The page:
Peter Paul Rubens
Flemish Baroque Era Painter, 1577-1640
Peter Paul Rubens (June 28, 1577 ?C May 30, 1640) was a prolific seventeenth-century Flemish Baroque painter, and a proponent of an exuberant Baroque style that emphasized movement, color, and sensuality. He is well-known for his Counter-Reformation altarpieces, portraits, landscapes, and history paintings of mythological and allegorical subjects.
In addition to running a large studio in Antwerp which produced paintings popular with nobility and art collectors throughout Europe, Rubens was a classically-educated humanist scholar, art collector, and diplomat who was knighted by both Philip IV, king of Spain, and Charles I, king of England.
Rubens was a prolific artist. His commissioned works were mostly religious subjects, "history" paintings, which included mythological subjects, and hunt scenes. He painted portraits, especially of friends, and self-portraits, and in later life painted several landscapes. Rubens designed tapestries and prints, as well as his own house. He also oversaw the ephemeral decorations of the Joyous Entry into Antwerp by the Cardinal-Infante Ferdinand in 1635.
His drawings are mostly extremely forceful but not detailed; he also made great use of oil sketches as preparatory studies. He was one of the last major artists to make consistent use of wooden panels as a support medium, even for very large works, but he used canvas as well, especially when the work needed to be sent a long distance. For altarpieces he sometimes painted on slate to reduce reflection problems.
His fondness of painting full-figured women gave rise to the terms 'Rubensian' or 'Rubenesque' for plus-sized women. The term 'Rubensiaans' is also commonly used in Dutch to denote such women. Related Paintings of Peter Paul Rubens :. | The Majority of Louis XIII (mk05) | Dance of Italian Villagers | View of Antwerp witb the River (MK01) | The Garden of Love | Christ in the House of Martha and Mary 1628 Jan Bruegel the Younger and Peter Paul Rubens |
Related Artists:Eduard von Grutzner
(May 26, 1846 - April 2, 1925) was a German painter and professor of art especially noted for his genre paintings of monks.
Gretzner was born in 1846, the youngest of children, into a farming family in Groß-Karlowitz near Neisse, Upper Silesia in what is now Poland. The local pastor often visited his parents' home, as his father was a prominent member of the church. He recognized early on Eduard's talent and inclination for painting. Even as a child he drew on everything that fell into his hands. The administrator of a ducal country house in the neighborhood got him paper, and eventually the pastor gained him entrance to the Gymnasium (a university preparatory school) of Neisse, and brought him in 1864 with the help of an architect Hirschberg for art education at the private school of Herman Dyck in Munich.Monticelli, Adolphe-Joseph
French painter. In 1846, after studying at the Ecole d'Art in Marseille, Monticelli left Provence to study in Paris with Paul Delaroche. Although he had been trained to work in a Neo-classical style by his teachers in Marseille, in Paris he admired the Troubadour pictures of such artists as Pierre R?voil and Fleury Richard and the bold colours and rich surface impasto of Delacroix's oil sketches. He also copied many of the Old Masters in the Louvre. When he returned to Marseille in 1847 Emile Loubon (1809-63), newly appointed director of the Ecole de Dessin in Marseille and a friend of many realist landscape painters in Paris, encouraged him and another local painter, Paul GuigouMichiel Coxie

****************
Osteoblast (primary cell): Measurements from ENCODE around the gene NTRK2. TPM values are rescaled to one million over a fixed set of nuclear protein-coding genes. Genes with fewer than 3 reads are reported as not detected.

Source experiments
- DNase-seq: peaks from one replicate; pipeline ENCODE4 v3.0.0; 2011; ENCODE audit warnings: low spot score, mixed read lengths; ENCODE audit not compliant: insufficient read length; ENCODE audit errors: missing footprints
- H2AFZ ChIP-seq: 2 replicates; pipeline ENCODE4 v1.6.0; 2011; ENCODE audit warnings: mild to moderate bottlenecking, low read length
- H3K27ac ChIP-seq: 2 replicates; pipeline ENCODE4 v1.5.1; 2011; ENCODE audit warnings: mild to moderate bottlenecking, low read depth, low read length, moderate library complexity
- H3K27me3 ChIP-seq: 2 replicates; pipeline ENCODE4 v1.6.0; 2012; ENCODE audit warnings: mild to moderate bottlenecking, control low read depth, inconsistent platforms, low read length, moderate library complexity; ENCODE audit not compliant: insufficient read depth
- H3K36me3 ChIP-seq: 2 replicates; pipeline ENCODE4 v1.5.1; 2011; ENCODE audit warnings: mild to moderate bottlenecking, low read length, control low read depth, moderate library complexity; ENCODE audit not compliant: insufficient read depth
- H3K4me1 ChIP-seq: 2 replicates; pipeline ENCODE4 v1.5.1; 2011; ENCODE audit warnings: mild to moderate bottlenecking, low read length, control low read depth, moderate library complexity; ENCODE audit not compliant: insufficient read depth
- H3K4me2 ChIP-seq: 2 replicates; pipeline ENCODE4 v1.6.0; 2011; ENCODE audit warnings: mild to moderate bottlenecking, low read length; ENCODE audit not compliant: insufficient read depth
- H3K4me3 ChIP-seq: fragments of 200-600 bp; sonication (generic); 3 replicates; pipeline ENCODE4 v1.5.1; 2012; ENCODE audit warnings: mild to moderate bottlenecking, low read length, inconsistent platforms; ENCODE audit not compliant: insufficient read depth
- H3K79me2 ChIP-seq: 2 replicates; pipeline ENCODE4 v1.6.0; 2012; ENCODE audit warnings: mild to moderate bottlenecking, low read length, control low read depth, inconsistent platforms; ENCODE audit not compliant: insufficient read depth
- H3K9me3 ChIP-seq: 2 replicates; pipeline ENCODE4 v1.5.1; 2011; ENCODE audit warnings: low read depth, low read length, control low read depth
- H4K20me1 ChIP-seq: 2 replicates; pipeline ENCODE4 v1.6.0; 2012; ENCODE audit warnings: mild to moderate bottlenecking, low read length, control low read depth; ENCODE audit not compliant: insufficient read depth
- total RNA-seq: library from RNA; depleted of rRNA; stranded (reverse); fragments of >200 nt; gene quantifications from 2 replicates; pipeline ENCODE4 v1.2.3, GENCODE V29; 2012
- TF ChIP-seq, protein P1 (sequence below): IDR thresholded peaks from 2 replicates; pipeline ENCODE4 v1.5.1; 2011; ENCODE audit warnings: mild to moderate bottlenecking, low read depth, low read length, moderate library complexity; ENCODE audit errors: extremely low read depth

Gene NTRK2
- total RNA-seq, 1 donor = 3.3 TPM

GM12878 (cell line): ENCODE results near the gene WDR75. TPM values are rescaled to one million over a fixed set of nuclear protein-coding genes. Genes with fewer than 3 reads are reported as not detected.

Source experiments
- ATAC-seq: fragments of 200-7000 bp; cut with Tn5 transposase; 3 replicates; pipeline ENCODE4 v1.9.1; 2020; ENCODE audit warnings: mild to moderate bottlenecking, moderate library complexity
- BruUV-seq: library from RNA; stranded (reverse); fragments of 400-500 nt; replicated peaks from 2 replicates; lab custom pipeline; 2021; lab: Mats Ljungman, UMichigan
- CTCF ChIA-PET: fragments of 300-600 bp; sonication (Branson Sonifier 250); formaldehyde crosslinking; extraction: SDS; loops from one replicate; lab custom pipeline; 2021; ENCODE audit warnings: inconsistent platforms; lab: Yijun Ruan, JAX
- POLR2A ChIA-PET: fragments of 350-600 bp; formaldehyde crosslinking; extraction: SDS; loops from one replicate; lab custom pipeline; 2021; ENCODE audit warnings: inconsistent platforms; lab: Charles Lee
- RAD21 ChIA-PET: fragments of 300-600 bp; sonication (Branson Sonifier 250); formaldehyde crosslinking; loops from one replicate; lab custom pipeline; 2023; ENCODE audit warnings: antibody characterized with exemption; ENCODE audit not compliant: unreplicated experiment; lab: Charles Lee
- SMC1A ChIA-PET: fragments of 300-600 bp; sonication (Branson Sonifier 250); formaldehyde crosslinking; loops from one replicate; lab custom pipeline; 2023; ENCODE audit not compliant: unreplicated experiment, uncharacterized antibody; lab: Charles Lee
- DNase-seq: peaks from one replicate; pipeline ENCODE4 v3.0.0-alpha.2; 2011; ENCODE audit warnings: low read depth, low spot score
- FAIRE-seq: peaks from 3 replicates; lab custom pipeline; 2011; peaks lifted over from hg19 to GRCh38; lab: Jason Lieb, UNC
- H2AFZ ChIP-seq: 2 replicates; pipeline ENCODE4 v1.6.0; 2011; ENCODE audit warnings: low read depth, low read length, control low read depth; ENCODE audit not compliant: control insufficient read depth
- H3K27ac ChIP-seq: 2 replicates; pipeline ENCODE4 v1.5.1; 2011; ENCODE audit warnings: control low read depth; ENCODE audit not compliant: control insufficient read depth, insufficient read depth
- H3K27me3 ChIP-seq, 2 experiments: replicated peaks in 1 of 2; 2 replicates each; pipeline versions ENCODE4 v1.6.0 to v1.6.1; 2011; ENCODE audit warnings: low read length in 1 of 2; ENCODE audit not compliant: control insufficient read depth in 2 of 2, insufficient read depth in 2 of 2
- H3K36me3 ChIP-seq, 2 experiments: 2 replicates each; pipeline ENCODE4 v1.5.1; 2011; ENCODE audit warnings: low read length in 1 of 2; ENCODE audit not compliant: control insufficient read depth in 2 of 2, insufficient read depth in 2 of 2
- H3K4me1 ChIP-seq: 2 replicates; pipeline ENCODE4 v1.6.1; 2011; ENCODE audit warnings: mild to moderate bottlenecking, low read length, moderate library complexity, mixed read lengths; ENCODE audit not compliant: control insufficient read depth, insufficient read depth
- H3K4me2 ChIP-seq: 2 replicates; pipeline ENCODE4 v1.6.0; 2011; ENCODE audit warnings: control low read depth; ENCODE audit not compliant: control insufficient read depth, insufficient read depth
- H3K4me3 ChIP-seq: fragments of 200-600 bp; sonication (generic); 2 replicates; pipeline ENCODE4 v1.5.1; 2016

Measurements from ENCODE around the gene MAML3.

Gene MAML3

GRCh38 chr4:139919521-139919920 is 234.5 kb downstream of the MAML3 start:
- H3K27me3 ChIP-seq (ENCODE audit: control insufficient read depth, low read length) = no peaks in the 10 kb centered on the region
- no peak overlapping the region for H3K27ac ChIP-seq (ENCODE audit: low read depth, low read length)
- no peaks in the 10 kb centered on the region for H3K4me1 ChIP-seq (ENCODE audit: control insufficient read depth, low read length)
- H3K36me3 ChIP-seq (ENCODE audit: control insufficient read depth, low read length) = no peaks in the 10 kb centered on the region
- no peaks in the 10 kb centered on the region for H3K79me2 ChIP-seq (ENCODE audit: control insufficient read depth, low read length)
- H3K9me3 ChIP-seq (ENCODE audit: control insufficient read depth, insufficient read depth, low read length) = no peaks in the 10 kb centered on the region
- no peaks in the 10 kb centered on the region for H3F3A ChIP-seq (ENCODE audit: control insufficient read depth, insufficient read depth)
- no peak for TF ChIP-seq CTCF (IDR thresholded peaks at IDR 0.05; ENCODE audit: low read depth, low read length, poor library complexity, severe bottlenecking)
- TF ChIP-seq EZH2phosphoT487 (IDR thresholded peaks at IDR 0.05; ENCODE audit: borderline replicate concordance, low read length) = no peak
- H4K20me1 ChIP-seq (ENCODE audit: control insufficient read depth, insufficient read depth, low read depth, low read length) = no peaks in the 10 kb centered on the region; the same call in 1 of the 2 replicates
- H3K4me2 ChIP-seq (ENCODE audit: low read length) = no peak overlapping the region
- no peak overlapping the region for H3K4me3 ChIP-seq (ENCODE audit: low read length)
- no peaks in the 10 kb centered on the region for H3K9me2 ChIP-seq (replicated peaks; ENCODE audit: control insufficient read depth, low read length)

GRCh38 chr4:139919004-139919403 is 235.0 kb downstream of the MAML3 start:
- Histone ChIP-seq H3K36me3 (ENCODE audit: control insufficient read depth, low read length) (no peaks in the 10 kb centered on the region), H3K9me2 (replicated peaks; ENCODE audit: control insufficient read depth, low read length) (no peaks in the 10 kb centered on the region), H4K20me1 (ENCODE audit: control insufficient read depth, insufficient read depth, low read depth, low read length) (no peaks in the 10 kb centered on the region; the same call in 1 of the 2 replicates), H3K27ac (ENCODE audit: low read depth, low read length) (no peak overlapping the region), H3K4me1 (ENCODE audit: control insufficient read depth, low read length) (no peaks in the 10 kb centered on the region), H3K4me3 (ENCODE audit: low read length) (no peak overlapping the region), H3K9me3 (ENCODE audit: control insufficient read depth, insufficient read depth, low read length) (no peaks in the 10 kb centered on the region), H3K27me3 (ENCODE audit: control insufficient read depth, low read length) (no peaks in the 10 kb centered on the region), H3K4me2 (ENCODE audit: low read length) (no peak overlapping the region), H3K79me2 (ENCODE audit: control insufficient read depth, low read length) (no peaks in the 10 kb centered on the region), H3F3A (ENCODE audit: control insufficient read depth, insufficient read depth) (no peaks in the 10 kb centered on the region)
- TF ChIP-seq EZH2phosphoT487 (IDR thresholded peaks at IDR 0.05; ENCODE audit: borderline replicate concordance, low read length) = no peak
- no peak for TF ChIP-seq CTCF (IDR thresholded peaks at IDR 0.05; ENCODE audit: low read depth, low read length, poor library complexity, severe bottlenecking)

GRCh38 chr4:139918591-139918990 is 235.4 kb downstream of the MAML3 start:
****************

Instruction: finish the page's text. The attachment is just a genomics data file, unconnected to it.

Coxie also spelled Coxcie or Coxien, Latinised name Coxius (1499 - 3 March 1592) was a Flemish painter who studied under Bernard van Orley, who probably induced him to visit the Italian peninsula.
Coxie was born in 1499 in Mechelen in what was then the Duchy of Brabant. At Rome in 1532 he painted the chapel of Cardinal Enckenvoirt in the church of Santa Maria dell'Anima; and Giorgio Vasari, who knew him, says with truth that he fairly acquired the manner of an Italian. But Coxie's principal occupation was designing for engravers; and the fable of Psyche in thirty-two sheets by Agostino Veneziano and the Master of the Die are favorable specimens of his skill.
Returning to the Netherlands, Coxie greatly extended his practice in this branch of art. But his productions were till lately concealed under an interlaced monogram M.C.O.K.X.I.N. In 1539, Coxie returned to Mechelen, where he matriculated and painted the wings of an altarpiece for the chapel of the guild of St Luke. The centre of this altar-piece, by Jan Mabuse, represents Saint Luke the Evangelist, patron of painters, portraying the Virgin; the side pieces contain the Martyrdom of Saint Vitus and the Vision of St John the Evangelist in Patmos.
At van Orley's death in 1541 Coxie succeeded to the office of court painter to the Regent Maria of Austria, for whom he decorated the castle of Binche. He was subsequently patronized by Charles V, Holy Roman Emperor, who often coupled his works with those of Titian; by Philip II of Spain, who paid him royally for a copy of Jan van Eyck's Agnus Dei, and also commissioned two copies of Van der Weyden's Descent from the Cross from Coxie; and by Fernando Álvarez de Toledo, Duke of Alva, who once protected him from the insults of Spanish soldiery at Mechelen. At that time, Coxie also designed tapestries for the Brussels manufacturers.